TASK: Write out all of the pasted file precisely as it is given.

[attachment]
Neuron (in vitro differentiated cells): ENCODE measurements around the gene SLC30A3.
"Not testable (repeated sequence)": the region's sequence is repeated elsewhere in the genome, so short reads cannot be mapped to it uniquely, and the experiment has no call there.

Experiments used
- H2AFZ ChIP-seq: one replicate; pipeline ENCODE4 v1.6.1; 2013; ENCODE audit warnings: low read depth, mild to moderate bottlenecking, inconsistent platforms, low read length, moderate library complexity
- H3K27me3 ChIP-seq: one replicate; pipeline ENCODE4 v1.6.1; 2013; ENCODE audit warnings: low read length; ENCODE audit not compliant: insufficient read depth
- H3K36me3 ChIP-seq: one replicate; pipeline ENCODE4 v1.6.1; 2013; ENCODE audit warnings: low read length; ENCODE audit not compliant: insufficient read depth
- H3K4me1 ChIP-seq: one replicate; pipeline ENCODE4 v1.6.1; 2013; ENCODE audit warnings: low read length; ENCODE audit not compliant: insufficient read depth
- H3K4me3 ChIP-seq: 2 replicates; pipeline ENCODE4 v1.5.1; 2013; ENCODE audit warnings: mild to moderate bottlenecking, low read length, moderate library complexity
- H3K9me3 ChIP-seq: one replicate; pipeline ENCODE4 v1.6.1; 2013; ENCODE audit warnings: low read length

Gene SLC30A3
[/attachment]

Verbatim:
Neuron (in vitro differentiated cells): ENCODE measurements around the gene SLC30A3.
"Not testable (repeated sequence)": the region's sequence is repeated elsewhere in the genome, so short reads cannot be mapped to it uniquely, and the experiment has no call there.

Experiments used
- H2AFZ ChIP-seq: one replicate; pipeline ENCODE4 v1.6.1; 2013; ENCODE audit warnings: low read depth, mild to moderate bottlenecking, inconsistent platforms, low read length, moderate library complexity
- H3K27me3 ChIP-seq: one replicate; pipeline ENCODE4 v1.6.1; 2013; ENCODE audit warnings: low read length; ENCODE audit not compliant: insufficient read depth
- H3K36me3 ChIP-seq: one replicate; pipeline ENCODE4 v1.6.1; 2013; ENCODE audit warnings: low read length; ENCODE audit not compliant: insufficient read depth
- H3K4me1 ChIP-seq: one replicate; pipeline ENCODE4 v1.6.1; 2013; ENCODE audit warnings: low read length; ENCODE audit not compliant: insufficient read depth
- H3K4me3 ChIP-seq: 2 replicates; pipeline ENCODE4 v1.5.1; 2013; ENCODE audit warnings: mild to moderate bottlenecking, low read length, moderate library complexity
- H3K9me3 ChIP-seq: one replicate; pipeline ENCODE4 v1.6.1; 2013; ENCODE audit warnings: low read length

Gene SLC30A3